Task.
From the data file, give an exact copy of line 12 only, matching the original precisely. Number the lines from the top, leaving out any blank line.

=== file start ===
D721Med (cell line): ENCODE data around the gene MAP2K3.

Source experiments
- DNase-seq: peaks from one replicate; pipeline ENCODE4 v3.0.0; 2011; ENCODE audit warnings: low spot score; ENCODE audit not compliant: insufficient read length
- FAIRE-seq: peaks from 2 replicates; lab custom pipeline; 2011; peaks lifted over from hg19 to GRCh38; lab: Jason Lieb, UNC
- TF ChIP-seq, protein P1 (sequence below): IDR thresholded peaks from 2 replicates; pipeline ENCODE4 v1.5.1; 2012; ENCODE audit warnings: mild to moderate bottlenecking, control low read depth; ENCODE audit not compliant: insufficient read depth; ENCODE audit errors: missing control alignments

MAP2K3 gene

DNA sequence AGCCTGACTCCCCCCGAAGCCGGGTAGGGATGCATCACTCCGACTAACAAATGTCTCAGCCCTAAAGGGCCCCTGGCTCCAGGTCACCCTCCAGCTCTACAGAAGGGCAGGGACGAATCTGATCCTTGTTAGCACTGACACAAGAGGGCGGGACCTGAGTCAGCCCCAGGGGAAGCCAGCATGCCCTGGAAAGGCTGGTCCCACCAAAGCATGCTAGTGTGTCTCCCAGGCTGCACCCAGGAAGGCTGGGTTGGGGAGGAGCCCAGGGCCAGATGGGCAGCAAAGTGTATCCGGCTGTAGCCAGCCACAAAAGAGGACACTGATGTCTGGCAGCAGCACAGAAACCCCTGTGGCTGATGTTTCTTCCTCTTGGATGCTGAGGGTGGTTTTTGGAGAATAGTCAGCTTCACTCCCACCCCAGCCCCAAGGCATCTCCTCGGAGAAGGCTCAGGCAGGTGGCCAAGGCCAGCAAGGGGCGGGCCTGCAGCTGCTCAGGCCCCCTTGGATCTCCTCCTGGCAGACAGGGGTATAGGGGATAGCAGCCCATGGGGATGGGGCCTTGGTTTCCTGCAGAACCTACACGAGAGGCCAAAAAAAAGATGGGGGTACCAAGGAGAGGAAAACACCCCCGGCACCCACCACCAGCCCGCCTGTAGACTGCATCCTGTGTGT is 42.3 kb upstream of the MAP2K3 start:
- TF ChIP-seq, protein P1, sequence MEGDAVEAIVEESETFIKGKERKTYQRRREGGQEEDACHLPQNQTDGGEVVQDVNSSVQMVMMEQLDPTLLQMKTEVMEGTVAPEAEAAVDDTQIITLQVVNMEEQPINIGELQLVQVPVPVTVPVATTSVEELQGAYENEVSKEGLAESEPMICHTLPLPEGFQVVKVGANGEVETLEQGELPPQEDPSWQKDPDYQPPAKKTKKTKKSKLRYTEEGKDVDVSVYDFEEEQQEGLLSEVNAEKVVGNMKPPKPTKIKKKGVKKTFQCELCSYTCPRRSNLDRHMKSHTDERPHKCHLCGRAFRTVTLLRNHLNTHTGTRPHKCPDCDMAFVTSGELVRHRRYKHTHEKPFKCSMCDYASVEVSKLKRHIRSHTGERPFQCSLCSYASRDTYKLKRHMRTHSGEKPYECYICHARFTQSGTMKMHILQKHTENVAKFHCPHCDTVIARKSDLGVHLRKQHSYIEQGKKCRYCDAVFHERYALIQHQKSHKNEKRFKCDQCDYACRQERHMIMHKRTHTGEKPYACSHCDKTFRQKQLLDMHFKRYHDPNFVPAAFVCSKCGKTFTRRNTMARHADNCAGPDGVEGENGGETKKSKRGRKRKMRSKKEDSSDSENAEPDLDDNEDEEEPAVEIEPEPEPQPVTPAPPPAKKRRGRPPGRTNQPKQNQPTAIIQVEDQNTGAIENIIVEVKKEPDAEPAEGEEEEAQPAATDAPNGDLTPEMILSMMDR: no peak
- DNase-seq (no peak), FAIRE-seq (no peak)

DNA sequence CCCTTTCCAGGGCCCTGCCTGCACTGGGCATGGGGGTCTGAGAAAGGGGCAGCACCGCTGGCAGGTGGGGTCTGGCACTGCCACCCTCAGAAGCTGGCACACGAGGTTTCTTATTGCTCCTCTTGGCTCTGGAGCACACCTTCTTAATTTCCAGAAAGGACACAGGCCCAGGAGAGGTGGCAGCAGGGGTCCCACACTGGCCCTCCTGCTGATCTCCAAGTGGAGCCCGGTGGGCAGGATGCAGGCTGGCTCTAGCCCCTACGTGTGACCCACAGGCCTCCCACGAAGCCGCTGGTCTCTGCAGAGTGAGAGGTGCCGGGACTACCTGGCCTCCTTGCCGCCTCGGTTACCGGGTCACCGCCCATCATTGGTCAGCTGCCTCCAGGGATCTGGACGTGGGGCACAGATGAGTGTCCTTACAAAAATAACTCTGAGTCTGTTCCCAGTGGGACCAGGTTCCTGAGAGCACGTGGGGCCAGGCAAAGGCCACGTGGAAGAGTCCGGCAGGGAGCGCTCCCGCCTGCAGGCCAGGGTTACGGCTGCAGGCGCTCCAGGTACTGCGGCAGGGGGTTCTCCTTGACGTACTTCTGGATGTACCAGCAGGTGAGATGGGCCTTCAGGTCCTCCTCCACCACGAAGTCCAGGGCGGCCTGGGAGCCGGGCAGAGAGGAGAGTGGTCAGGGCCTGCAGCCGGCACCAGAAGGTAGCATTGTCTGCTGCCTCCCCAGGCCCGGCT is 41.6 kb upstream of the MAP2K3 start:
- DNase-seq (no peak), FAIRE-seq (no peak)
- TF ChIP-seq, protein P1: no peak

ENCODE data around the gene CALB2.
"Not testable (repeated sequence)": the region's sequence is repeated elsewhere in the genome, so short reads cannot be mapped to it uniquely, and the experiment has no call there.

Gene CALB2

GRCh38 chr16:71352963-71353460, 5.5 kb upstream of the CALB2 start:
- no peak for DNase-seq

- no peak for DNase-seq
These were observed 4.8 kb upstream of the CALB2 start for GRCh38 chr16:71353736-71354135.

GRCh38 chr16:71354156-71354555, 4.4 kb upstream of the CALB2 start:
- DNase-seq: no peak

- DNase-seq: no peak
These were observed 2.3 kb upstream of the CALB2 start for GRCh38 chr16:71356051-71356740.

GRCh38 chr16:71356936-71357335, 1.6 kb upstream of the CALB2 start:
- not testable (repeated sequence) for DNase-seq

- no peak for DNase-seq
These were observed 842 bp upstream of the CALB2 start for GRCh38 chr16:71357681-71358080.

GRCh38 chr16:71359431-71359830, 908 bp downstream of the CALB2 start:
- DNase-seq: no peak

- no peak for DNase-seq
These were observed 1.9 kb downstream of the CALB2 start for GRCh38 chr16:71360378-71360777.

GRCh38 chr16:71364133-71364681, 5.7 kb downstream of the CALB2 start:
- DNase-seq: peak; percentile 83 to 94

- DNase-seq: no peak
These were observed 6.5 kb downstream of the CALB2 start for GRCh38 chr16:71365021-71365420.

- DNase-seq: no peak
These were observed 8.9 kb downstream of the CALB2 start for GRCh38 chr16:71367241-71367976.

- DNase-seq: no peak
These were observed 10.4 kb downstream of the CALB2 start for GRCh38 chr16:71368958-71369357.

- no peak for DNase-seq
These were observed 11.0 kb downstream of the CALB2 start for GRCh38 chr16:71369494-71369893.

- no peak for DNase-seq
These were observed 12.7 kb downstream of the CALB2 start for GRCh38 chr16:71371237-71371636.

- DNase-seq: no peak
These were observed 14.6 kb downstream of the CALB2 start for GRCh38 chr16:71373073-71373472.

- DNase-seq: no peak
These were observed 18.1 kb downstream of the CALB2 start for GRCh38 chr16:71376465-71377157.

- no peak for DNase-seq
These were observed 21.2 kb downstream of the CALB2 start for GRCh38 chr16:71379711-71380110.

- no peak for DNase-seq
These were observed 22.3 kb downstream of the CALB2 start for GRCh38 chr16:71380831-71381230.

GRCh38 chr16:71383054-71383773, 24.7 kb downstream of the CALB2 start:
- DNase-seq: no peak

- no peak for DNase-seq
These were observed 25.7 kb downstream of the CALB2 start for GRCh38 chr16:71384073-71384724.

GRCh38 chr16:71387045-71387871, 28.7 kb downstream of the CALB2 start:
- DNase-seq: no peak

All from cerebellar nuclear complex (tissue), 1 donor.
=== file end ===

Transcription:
- TF ChIP-seq, protein P1: no peak